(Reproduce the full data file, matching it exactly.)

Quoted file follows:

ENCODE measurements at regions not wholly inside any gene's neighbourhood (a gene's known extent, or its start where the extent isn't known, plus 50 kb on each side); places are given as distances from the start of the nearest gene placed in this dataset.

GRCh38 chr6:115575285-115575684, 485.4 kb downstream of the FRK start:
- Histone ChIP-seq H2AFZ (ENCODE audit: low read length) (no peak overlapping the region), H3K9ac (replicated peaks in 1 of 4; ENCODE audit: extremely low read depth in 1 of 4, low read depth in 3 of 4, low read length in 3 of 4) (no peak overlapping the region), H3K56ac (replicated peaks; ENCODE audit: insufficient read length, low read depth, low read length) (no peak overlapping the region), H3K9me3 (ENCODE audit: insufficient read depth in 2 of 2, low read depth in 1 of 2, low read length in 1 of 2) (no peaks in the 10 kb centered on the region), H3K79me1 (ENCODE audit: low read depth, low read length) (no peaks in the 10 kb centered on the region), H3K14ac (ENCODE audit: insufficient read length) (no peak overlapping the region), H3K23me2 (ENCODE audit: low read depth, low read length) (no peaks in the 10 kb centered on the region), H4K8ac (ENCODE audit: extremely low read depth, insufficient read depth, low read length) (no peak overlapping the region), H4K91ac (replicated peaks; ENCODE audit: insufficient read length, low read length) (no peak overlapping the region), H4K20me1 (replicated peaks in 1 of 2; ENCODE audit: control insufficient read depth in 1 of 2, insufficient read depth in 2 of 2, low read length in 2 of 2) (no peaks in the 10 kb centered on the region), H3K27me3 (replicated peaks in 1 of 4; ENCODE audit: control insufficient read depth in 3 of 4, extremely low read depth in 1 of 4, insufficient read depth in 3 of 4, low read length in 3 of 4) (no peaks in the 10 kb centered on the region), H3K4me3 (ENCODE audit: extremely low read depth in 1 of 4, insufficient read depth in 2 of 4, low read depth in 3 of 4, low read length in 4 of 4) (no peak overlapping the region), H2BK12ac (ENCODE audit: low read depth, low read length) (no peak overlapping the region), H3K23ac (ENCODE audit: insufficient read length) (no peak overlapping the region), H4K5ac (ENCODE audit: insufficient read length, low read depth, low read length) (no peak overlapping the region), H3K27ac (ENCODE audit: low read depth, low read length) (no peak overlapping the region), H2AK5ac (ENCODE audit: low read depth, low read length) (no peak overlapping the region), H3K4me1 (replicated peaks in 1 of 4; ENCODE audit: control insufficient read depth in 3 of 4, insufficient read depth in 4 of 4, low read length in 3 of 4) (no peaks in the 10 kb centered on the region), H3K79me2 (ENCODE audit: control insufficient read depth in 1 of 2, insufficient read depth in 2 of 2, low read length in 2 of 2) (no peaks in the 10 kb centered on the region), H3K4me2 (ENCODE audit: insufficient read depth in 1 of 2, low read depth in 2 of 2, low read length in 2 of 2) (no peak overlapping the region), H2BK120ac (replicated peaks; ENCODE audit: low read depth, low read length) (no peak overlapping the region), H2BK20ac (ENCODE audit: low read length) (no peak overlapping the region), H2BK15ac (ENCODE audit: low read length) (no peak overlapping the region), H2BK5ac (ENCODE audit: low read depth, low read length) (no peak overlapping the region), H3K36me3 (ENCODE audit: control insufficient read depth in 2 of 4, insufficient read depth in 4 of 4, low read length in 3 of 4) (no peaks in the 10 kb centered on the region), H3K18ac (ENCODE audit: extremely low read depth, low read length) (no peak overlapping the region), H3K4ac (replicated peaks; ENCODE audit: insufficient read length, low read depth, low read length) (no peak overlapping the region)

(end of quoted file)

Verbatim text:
ENCODE measurements at regions not wholly inside any gene's neighbourhood (a gene's known extent, or its start where the extent isn't known, plus 50 kb on each side); places are given as distances from the start of the nearest gene placed in this dataset.

GRCh38 chr6:115575285-115575684, 485.4 kb downstream of the FRK start:
- Histone ChIP-seq H2AFZ (ENCODE audit: low read length) (no peak overlapping the region), H3K9ac (replicated peaks in 1 of 4; ENCODE audit: extremely low read depth in 1 of 4, low read depth in 3 of 4, low read length in 3 of 4) (no peak overlapping the region), H3K56ac (replicated peaks; ENCODE audit: insufficient read length, low read depth, low read length) (no peak overlapping the region), H3K9me3 (ENCODE audit: insufficient read depth in 2 of 2, low read depth in 1 of 2, low read length in 1 of 2) (no peaks in the 10 kb centered on the region), H3K79me1 (ENCODE audit: low read depth, low read length) (no peaks in the 10 kb centered on the region), H3K14ac (ENCODE audit: insufficient read length) (no peak overlapping the region), H3K23me2 (ENCODE audit: low read depth, low read length) (no peaks in the 10 kb centered on the region), H4K8ac (ENCODE audit: extremely low read depth, insufficient read depth, low read length) (no peak overlapping the region), H4K91ac (replicated peaks; ENCODE audit: insufficient read length, low read length) (no peak overlapping the region), H4K20me1 (replicated peaks in 1 of 2; ENCODE audit: control insufficient read depth in 1 of 2, insufficient read depth in 2 of 2, low read length in 2 of 2) (no peaks in the 10 kb centered on the region), H3K27me3 (replicated peaks in 1 of 4; ENCODE audit: control insufficient read depth in 3 of 4, extremely low read depth in 1 of 4, insufficient read depth in 3 of 4, low read length in 3 of 4) (no peaks in the 10 kb centered on the region), H3K4me3 (ENCODE audit: extremely low read depth in 1 of 4, insufficient read depth in 2 of 4, low read depth in 3 of 4, low read length in 4 of 4) (no peak overlapping the region), H2BK12ac (ENCODE audit: low read depth, low read length) (no peak overlapping the region), H3K23ac (ENCODE audit: insufficient read length) (no peak overlapping the region), H4K5ac (ENCODE audit: insufficient read length, low read depth, low read length) (no peak overlapping the region), H3K27ac (ENCODE audit: low read depth, low read length) (no peak overlapping the region), H2AK5ac (ENCODE audit: low read depth, low read length) (no peak overlapping the region), H3K4me1 (replicated peaks in 1 of 4; ENCODE audit: control insufficient read depth in 3 of 4, insufficient read depth in 4 of 4, low read length in 3 of 4) (no peaks in the 10 kb centered on the region), H3K79me2 (ENCODE audit: control insufficient read depth in 1 of 2, insufficient read depth in 2 of 2, low read length in 2 of 2) (no peaks in the 10 kb centered on the region), H3K4me2 (ENCODE audit: insufficient read depth in 1 of 2, low read depth in 2 of 2, low read length in 2 of 2) (no peak overlapping the region), H2BK120ac (replicated peaks; ENCODE audit: low read depth, low read length) (no peak overlapping the region), H2BK20ac (ENCODE audit: low read length) (no peak overlapping the region), H2BK15ac (ENCODE audit: low read length) (no peak overlapping the region), H2BK5ac (ENCODE audit: low read depth, low read length) (no peak overlapping the region), H3K36me3 (ENCODE audit: control insufficient read depth in 2 of 4, insufficient read depth in 4 of 4, low read length in 3 of 4) (no peaks in the 10 kb centered on the region), H3K18ac (ENCODE audit: extremely low read depth, low read length) (no peak overlapping the region), H3K4ac (replicated peaks; ENCODE audit: insufficient read length, low read depth, low read length) (no peak overlapping the region)